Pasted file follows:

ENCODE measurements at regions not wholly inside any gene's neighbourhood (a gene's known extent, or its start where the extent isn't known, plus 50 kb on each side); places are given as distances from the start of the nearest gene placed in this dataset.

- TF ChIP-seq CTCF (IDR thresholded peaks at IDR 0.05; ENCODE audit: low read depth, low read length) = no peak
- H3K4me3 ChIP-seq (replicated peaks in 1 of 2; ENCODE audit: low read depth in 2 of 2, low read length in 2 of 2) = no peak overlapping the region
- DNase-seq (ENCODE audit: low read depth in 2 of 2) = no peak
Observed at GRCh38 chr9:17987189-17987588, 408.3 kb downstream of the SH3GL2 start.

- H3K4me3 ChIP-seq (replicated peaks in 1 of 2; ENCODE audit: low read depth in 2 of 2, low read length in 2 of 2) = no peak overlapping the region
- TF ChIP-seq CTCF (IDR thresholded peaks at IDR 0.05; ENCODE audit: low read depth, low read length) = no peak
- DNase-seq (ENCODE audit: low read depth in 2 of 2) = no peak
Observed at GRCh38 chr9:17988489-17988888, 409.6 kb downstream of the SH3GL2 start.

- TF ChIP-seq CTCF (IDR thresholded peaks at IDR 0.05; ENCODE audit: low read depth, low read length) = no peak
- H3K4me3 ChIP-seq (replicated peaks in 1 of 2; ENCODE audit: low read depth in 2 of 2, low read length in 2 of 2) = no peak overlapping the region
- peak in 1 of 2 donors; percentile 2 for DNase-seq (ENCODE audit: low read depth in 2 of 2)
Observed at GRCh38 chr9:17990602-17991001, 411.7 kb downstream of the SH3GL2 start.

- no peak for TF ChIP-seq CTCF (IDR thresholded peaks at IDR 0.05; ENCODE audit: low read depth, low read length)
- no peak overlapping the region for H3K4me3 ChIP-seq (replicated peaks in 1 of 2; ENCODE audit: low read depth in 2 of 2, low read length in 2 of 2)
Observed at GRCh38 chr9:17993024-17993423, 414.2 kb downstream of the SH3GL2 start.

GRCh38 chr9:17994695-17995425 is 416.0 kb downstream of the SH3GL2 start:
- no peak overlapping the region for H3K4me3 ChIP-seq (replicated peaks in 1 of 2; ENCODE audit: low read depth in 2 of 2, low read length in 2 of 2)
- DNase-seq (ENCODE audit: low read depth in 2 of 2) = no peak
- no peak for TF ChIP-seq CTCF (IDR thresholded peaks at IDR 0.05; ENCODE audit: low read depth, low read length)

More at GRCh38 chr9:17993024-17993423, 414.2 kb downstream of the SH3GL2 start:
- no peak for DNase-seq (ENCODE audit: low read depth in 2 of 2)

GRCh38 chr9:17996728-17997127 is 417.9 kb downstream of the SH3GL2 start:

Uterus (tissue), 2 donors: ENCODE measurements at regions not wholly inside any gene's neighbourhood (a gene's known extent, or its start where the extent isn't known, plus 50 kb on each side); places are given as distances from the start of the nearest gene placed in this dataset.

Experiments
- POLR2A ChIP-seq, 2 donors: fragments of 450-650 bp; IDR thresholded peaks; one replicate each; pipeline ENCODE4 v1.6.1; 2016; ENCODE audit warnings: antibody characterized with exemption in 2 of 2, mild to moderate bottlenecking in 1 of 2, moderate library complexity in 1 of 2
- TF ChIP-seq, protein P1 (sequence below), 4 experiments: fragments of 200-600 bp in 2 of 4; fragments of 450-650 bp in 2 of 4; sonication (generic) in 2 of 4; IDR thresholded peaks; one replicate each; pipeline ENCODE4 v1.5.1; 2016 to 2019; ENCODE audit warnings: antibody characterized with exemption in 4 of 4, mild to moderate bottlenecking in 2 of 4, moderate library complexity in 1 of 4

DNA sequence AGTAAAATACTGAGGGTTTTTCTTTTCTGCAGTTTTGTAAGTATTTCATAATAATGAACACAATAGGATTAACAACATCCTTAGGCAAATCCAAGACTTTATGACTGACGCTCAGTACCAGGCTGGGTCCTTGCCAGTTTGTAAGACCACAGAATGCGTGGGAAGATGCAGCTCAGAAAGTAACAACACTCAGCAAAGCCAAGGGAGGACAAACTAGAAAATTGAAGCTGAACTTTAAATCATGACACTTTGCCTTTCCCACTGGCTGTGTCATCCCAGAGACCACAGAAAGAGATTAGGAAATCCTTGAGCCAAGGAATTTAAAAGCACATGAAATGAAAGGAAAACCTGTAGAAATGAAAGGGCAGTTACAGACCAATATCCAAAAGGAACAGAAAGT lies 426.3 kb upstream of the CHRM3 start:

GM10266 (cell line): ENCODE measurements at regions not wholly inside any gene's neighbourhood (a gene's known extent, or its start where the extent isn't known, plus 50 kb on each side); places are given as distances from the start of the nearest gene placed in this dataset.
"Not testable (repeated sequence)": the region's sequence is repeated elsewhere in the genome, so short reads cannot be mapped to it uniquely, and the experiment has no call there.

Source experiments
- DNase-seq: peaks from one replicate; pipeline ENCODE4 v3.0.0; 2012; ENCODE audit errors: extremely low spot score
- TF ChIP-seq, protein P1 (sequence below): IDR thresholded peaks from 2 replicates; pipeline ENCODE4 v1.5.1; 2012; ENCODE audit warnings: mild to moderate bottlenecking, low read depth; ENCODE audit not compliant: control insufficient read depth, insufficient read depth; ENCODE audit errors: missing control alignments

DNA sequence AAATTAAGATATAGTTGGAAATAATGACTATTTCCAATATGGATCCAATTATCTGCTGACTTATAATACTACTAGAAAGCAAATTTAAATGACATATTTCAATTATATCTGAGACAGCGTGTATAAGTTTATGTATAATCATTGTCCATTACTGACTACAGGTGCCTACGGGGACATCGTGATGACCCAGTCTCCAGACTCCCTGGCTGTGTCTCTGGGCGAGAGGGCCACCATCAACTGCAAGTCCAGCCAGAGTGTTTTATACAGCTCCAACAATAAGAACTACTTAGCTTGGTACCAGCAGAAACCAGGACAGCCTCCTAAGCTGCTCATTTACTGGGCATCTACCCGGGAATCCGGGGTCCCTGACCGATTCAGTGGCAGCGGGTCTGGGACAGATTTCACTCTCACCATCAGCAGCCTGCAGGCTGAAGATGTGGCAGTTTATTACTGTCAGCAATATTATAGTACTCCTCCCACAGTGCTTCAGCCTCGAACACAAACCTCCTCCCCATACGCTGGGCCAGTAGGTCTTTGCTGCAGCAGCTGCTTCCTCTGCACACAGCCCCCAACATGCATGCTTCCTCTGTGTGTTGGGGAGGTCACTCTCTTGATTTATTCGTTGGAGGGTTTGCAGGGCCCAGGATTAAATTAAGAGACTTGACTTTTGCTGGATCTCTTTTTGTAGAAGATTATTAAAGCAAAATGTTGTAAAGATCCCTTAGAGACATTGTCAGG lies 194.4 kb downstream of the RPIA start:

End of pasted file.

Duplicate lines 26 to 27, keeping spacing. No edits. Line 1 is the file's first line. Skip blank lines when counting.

- POLR2A ChIP-seq, 2 donors: fragments of 450-650 bp; IDR thresholded peaks; one replicate each; pipeline ENCODE4 v1.6.1; 2016; ENCODE audit warnings: antibody characterized with exemption in 2 of 2, mild to moderate bottlenecking in 1 of 2, moderate library complexity in 1 of 2
- TF ChIP-seq, protein P1 (sequence below), 4 experiments: fragments of 200-600 bp in 2 of 4; fragments of 450-650 bp in 2 of 4; sonication (generic) in 2 of 4; IDR thresholded peaks; one replicate each; pipeline ENCODE4 v1.5.1; 2016 to 2019; ENCODE audit warnings: antibody characterized with exemption in 4 of 4, mild to moderate bottlenecking in 2 of 4, moderate library complexity in 1 of 4